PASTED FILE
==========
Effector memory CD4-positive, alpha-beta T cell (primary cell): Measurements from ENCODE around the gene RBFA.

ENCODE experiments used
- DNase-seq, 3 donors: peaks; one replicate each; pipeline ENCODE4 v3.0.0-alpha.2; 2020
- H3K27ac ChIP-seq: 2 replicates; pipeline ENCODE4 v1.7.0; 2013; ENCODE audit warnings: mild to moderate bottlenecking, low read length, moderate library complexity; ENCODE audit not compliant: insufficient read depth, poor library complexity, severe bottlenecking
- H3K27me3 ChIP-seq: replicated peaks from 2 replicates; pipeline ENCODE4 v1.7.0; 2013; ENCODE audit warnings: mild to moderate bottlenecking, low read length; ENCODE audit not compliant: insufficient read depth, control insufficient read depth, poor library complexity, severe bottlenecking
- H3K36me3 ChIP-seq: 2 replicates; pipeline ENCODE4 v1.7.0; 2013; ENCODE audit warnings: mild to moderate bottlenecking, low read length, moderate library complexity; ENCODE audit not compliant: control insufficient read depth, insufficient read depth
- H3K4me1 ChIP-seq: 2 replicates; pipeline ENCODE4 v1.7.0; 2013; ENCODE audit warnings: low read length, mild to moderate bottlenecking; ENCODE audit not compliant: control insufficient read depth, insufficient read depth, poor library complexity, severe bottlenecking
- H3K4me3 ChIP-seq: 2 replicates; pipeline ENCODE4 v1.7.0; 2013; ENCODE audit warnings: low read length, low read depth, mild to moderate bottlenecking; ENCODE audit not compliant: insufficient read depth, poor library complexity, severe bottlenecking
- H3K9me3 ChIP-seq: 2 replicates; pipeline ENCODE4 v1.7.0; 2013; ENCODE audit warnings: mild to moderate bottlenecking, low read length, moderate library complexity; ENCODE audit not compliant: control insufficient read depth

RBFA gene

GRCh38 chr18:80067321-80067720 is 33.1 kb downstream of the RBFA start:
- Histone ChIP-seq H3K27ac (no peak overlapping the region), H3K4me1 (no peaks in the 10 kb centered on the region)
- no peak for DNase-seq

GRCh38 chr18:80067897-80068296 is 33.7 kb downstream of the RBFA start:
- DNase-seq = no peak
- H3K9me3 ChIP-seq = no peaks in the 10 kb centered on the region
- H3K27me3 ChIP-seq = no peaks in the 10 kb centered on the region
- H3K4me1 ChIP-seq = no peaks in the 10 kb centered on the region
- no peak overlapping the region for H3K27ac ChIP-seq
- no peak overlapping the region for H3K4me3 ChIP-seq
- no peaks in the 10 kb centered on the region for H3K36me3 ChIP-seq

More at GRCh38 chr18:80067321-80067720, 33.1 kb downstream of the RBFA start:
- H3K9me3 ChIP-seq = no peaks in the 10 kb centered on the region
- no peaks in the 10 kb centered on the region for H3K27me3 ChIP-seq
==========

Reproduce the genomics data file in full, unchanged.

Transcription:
Effector memory CD4-positive, alpha-beta T cell (primary cell): Measurements from ENCODE around the gene RBFA.

ENCODE experiments used
- DNase-seq, 3 donors: peaks; one replicate each; pipeline ENCODE4 v3.0.0-alpha.2; 2020
- H3K27ac ChIP-seq: 2 replicates; pipeline ENCODE4 v1.7.0; 2013; ENCODE audit warnings: mild to moderate bottlenecking, low read length, moderate library complexity; ENCODE audit not compliant: insufficient read depth, poor library complexity, severe bottlenecking
- H3K27me3 ChIP-seq: replicated peaks from 2 replicates; pipeline ENCODE4 v1.7.0; 2013; ENCODE audit warnings: mild to moderate bottlenecking, low read length; ENCODE audit not compliant: insufficient read depth, control insufficient read depth, poor library complexity, severe bottlenecking
- H3K36me3 ChIP-seq: 2 replicates; pipeline ENCODE4 v1.7.0; 2013; ENCODE audit warnings: mild to moderate bottlenecking, low read length, moderate library complexity; ENCODE audit not compliant: control insufficient read depth, insufficient read depth
- H3K4me1 ChIP-seq: 2 replicates; pipeline ENCODE4 v1.7.0; 2013; ENCODE audit warnings: low read length, mild to moderate bottlenecking; ENCODE audit not compliant: control insufficient read depth, insufficient read depth, poor library complexity, severe bottlenecking
- H3K4me3 ChIP-seq: 2 replicates; pipeline ENCODE4 v1.7.0; 2013; ENCODE audit warnings: low read length, low read depth, mild to moderate bottlenecking; ENCODE audit not compliant: insufficient read depth, poor library complexity, severe bottlenecking
- H3K9me3 ChIP-seq: 2 replicates; pipeline ENCODE4 v1.7.0; 2013; ENCODE audit warnings: mild to moderate bottlenecking, low read length, moderate library complexity; ENCODE audit not compliant: control insufficient read depth

RBFA gene

GRCh38 chr18:80067321-80067720 is 33.1 kb downstream of the RBFA start:
- Histone ChIP-seq H3K27ac (no peak overlapping the region), H3K4me1 (no peaks in the 10 kb centered on the region)
- no peak for DNase-seq

GRCh38 chr18:80067897-80068296 is 33.7 kb downstream of the RBFA start:
- DNase-seq = no peak
- H3K9me3 ChIP-seq = no peaks in the 10 kb centered on the region
- H3K27me3 ChIP-seq = no peaks in the 10 kb centered on the region
- H3K4me1 ChIP-seq = no peaks in the 10 kb centered on the region
- no peak overlapping the region for H3K27ac ChIP-seq
- no peak overlapping the region for H3K4me3 ChIP-seq
- no peaks in the 10 kb centered on the region for H3K36me3 ChIP-seq

More at GRCh38 chr18:80067321-80067720, 33.1 kb downstream of the RBFA start:
- H3K9me3 ChIP-seq = no peaks in the 10 kb centered on the region
- no peaks in the 10 kb centered on the region for H3K27me3 ChIP-seq